• Dunno about Word 2003 but XP's grammar checker never spots typos like that. I'm sure it's very clever and all but sometimes you think "why has it marked that" and the explanation when you right click usually confuses you more.
      • There exists such a thing as a good grammar checker?
      • Re: (Score:2, Troll)

        by CmdrSanity (531251)
        Maybe this isn't the right forum to point this out ;), but the new Office 12 contextual spell checker will correct this error (it looks at every word in the sentence and tries to figure out of the word makes sense in context, pretty cool).
        • by Firehed (942385)
          Contextual spellchecker? Sounds like marketing-speak for grammar checker to me.
          • by swv3752 (187722)
            Except, grammar checkers suck in English. Something that could check contextual spelling, would work pretty well. Especially, as most things that one would think a grammar checker should fix, would be caught by a good contextual spell check. (ie There, thier, they're)
            • Sounds like a different label for the same thing to me. What could the "context" of the "contextual spelling checker" possibly be, if not grammar?!

              Or is it just that a "contextual spelling checker" would just do less, because it wouldn't try to correct the structure of the sentence?

          • It does correct alot of grammatical errors that result from bad spelling, but it can also fix grammatically correct sentences that don't make sense semantically. For example, if you input "Are the fishes in the dish-washer?" It will correct fishes to dishes. Input "I drove in to work in a bar" and it changes bar to car. These are kind of stupid examples but the system can fix much more complex things as well. People make these kind of mistakes in English around once in 2.5 pages of text. In Spanish and lan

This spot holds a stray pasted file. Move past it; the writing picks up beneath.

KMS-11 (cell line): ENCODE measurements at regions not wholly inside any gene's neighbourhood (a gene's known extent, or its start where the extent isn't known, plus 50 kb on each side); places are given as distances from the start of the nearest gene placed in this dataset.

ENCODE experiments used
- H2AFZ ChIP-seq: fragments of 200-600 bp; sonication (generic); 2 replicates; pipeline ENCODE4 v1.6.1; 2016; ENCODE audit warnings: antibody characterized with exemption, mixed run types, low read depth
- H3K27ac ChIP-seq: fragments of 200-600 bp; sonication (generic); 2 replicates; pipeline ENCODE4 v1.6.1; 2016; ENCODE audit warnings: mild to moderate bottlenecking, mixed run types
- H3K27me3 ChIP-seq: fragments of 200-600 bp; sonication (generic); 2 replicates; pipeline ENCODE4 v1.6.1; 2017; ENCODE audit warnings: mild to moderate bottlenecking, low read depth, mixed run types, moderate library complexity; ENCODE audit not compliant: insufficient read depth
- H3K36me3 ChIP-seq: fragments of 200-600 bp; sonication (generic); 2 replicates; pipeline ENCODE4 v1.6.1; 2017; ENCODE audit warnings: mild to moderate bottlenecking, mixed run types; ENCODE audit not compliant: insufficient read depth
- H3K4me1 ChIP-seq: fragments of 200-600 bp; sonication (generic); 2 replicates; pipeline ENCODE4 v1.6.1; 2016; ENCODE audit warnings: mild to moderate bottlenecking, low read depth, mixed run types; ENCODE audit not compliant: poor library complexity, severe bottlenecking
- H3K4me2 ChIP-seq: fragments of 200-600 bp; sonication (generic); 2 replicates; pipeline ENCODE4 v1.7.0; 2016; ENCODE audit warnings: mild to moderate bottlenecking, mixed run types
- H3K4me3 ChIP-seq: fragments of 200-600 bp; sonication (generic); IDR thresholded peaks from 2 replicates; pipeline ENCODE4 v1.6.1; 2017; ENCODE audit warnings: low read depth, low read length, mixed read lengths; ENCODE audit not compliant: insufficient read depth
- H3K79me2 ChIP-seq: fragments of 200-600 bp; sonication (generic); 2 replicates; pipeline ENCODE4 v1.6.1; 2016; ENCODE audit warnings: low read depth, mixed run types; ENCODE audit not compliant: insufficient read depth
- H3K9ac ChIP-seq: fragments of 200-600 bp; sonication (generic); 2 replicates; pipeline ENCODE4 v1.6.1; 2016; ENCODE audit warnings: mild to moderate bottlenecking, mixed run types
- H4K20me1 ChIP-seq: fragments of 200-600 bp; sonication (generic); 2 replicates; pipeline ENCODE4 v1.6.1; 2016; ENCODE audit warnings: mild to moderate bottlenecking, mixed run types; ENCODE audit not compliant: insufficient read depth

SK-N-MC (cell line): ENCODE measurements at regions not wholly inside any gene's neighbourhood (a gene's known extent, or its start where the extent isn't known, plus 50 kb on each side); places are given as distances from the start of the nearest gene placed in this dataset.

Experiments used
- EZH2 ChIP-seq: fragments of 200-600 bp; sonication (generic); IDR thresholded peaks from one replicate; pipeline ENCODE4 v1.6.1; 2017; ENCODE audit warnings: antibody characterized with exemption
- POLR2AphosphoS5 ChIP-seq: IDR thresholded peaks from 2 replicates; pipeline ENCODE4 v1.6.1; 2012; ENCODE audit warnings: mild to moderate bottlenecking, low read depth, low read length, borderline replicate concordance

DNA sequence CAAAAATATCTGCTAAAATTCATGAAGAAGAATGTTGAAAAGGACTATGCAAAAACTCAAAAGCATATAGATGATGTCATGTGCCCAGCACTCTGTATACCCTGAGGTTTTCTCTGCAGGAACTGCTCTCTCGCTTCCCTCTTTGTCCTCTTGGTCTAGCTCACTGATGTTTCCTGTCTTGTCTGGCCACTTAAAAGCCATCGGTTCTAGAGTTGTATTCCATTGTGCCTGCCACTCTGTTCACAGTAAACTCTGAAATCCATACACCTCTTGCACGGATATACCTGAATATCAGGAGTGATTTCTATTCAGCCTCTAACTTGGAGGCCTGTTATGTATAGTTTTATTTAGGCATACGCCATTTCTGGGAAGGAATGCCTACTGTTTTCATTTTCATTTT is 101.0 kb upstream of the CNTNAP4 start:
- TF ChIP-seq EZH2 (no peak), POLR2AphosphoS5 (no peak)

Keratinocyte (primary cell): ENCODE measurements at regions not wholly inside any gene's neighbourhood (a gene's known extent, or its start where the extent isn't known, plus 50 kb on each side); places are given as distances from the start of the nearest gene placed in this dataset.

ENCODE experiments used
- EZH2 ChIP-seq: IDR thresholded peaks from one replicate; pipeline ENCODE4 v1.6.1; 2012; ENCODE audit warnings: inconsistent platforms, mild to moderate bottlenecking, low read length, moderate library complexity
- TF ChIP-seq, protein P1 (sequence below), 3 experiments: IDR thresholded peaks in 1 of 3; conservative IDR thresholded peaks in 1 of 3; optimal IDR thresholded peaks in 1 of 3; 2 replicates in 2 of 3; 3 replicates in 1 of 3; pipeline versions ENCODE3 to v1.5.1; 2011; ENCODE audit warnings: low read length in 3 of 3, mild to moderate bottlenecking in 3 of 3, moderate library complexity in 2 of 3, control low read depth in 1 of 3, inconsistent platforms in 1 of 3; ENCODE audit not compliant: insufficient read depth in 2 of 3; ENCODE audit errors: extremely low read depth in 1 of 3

• by qska (1014149)
      I think the APIs are great news, anyway - you can create custom applications (charting/import/export/website publishing/anything) for the Google Spreadsheets - great stuff!
  • api (Score:3, Insightful)

    by Anonymous Coward on Friday October 13, 2006 @04:39PM (#16430611)
    what the heck is an api for the non-nerds out there?
  • by AKAImBatman (238306) * <akaimbatman AT gmail DOT com> on Friday October 13, 2006 @04:41PM (#16430639) Homepage Journal
    I did a quicky review [slashdot.org] of Google's Spreadsheet when they released it six months ago. Since then, it would appear that Google has fixed some of my complaints. In particular:

    1. Cell borders have been added.

    Umm... that's all I've got. :(

    Everything else still appears to be an issue, including the calculation errors I spotted. And while Cell Borders have been added, there is no way to apply different styles. I'm pleased to see that Google is adding a new API for their "Office Suite", but they really need to fix some of these issues before they can be taken seriously.